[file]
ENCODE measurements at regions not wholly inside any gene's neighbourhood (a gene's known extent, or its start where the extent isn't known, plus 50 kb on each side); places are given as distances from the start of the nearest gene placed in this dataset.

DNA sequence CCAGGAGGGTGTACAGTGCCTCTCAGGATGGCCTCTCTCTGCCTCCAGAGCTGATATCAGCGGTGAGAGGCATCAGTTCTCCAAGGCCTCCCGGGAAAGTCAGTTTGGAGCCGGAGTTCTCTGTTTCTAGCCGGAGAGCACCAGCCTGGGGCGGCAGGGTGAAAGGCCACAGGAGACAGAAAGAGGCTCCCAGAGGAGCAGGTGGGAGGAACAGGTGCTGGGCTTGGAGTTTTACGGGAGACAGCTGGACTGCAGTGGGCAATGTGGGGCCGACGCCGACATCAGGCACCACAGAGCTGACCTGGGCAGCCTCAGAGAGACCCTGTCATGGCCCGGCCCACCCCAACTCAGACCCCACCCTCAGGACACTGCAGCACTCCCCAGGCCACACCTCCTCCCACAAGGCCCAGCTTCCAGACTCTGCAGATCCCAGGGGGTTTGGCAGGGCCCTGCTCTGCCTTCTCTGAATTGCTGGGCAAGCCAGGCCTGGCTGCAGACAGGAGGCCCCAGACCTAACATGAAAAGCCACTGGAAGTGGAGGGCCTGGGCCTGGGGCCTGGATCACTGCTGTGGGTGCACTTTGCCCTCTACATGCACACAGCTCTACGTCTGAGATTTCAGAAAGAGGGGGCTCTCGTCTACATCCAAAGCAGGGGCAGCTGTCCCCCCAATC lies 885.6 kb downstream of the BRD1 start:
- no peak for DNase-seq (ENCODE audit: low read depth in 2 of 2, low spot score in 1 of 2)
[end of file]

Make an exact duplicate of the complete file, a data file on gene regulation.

ENCODE measurements at regions not wholly inside any gene's neighbourhood (a gene's known extent, or its start where the extent isn't known, plus 50 kb on each side); places are given as distances from the start of the nearest gene placed in this dataset.

DNA sequence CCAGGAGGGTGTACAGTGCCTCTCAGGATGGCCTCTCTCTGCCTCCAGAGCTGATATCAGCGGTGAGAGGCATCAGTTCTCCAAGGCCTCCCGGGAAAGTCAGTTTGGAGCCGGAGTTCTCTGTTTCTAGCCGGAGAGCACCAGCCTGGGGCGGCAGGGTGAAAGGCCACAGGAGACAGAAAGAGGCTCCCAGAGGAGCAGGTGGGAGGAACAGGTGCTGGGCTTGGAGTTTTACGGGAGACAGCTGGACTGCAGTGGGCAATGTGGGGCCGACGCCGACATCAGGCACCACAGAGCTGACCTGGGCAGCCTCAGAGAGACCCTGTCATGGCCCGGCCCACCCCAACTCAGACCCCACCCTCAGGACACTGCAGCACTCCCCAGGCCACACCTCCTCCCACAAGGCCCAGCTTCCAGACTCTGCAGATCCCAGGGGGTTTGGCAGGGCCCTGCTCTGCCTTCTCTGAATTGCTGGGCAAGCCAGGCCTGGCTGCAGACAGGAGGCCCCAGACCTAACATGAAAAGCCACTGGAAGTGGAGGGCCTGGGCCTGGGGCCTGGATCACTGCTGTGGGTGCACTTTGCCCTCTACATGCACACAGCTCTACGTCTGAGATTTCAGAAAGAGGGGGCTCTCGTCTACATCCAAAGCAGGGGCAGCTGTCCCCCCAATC lies 885.6 kb downstream of the BRD1 start:
- no peak for DNase-seq (ENCODE audit: low read depth in 2 of 2, low spot score in 1 of 2)